Deism: Why is it wrong? (Split & Revisited)

Hi, I’m new to this forum. Stumbled upon this thread after googling “Catholic Deism”.

I grew up Catholic but after some reading in the last year I’ve come to see Deism as more in line with what I believe.

Thomas Paine’s “Age of Reason” is an excellent resource.

I disagree with what I read online that Deism regards God as detached from creation. He’s not personal in the sense that he won’t listen to your prayer and grant you your wish. He knows what you deserve even before you ask!

The purpose of prayer and meditation instead is for us to know and understand his will.

“Thy will be done on Earth as in Heaven…”

AmbroseSJ had recommended The Analogy of Religion as counter-proof. The google reference is a scanned book, 240+ pages. I’m not sure if I’d have the time for it.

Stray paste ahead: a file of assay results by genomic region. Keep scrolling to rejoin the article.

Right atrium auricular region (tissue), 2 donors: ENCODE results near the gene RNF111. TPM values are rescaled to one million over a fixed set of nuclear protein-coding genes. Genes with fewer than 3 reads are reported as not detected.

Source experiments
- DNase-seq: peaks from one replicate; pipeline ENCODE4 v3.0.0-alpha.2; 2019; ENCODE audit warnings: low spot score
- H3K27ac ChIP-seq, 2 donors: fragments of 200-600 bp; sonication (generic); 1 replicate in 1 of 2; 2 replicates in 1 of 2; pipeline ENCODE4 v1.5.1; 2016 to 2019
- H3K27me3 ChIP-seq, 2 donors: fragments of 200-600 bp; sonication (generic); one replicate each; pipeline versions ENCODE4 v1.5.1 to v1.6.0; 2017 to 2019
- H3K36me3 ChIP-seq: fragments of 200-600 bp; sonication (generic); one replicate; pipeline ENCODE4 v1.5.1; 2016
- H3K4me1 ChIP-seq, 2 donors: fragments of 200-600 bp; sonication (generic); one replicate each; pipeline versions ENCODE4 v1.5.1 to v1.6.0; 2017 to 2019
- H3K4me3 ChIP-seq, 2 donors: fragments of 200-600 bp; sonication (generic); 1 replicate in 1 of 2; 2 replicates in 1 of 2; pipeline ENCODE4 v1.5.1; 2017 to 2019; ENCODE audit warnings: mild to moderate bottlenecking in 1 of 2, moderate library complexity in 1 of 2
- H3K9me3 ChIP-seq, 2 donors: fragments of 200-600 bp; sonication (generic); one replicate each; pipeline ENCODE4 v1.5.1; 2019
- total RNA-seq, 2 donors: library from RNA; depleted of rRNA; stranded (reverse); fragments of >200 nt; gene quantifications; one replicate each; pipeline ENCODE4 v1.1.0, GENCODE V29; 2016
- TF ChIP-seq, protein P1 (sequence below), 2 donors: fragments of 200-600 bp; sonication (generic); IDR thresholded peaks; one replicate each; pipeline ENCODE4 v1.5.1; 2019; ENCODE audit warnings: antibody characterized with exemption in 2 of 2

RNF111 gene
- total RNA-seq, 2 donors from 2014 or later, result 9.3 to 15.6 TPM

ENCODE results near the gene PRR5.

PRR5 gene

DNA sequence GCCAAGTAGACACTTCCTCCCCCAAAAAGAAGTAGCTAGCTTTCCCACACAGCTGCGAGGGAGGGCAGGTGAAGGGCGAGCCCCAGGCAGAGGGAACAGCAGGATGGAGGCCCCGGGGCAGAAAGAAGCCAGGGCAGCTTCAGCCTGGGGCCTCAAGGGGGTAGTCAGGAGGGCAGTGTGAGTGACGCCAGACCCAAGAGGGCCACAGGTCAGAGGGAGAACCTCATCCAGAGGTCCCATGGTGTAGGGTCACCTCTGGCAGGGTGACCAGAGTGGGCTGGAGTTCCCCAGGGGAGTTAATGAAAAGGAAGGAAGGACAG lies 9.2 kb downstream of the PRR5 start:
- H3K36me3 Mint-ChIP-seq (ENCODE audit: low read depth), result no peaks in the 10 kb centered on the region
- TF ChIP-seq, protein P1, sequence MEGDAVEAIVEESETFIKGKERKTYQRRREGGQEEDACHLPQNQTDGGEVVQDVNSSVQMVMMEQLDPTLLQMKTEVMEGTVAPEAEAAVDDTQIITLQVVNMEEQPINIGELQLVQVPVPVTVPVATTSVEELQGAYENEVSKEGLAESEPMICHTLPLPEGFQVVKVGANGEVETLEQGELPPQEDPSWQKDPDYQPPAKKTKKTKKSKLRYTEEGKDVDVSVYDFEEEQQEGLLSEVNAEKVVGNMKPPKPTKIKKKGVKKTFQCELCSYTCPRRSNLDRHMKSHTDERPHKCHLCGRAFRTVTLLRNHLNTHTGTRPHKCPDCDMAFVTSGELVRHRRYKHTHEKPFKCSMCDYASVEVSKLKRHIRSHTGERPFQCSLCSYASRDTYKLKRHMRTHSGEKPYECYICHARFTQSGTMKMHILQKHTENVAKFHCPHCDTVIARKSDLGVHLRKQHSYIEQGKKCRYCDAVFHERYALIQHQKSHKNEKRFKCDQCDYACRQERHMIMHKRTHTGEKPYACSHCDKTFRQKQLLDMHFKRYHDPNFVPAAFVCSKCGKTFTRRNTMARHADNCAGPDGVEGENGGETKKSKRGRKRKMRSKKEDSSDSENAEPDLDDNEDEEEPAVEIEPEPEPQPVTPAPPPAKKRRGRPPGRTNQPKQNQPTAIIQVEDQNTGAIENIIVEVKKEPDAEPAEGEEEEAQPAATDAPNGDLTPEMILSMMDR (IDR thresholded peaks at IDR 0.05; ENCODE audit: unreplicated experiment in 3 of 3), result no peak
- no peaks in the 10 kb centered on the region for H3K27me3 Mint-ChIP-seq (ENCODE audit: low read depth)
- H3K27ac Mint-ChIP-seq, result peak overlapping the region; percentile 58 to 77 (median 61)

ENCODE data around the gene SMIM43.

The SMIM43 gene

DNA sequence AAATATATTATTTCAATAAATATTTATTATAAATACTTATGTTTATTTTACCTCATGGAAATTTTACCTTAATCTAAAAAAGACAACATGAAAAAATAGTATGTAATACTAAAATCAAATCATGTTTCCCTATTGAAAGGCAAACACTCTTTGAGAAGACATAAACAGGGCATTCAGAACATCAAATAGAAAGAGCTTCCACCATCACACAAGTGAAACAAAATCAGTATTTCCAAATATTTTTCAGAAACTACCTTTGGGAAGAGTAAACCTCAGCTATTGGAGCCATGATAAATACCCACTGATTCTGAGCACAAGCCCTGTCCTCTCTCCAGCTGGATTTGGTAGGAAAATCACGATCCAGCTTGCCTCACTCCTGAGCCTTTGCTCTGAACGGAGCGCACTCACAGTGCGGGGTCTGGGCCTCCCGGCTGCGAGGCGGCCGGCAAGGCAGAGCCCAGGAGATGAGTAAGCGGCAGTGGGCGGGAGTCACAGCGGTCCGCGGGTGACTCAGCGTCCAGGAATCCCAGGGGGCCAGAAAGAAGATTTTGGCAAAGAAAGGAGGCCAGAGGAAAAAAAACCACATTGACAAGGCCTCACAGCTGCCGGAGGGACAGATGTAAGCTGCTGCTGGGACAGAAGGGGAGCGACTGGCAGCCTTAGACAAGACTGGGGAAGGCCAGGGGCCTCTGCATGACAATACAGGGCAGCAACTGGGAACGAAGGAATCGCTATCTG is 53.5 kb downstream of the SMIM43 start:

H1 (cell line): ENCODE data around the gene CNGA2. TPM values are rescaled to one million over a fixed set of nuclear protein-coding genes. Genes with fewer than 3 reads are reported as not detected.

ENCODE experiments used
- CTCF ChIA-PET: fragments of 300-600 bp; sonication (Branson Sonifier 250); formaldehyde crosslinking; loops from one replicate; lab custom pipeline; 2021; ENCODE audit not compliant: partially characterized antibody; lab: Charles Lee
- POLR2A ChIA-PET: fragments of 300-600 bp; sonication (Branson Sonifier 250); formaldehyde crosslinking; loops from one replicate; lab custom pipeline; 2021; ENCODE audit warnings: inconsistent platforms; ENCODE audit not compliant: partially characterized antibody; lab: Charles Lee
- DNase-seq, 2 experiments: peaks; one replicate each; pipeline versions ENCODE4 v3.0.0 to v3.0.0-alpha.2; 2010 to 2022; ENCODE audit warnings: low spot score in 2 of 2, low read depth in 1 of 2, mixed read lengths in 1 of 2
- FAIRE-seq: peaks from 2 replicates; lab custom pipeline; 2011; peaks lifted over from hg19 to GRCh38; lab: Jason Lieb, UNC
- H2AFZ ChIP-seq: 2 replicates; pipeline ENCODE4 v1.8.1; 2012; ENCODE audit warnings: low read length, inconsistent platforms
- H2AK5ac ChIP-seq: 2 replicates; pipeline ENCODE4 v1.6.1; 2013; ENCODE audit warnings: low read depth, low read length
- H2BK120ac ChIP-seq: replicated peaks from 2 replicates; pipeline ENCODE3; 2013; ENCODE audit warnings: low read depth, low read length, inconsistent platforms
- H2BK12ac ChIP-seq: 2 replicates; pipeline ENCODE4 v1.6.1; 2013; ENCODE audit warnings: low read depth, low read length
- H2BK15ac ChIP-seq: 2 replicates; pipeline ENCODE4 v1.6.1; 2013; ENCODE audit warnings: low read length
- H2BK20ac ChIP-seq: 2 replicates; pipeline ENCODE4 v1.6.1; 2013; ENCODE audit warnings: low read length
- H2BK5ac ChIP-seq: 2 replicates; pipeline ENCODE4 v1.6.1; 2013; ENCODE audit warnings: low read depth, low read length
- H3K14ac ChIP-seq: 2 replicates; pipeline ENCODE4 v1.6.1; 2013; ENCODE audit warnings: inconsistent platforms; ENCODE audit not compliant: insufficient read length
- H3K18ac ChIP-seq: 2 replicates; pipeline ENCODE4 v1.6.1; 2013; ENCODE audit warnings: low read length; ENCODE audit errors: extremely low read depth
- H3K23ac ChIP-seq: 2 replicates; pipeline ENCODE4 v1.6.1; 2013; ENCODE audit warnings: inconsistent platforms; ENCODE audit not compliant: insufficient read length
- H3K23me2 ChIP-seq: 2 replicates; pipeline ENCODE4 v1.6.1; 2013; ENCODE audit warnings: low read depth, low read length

Care to give us a few examples of where Deism is false?

I dont think disbeleif in salvation is a strictly athiest thing, original sin only appears in Abrahamic religion. if by salvation you mean something after death then that would be an individual thing. As far as i know Deists is almost alwase agnostic.

No, Deists do believe in God. They are not agnostic.

Agnostics incorperate 2 kinds of people

  1. those who are uncertain of gods existance
    2.those who beleive in the existance of but do not actively worship god/gods (not just non-pracicing but non worshiping)

so yes Diests are agnostics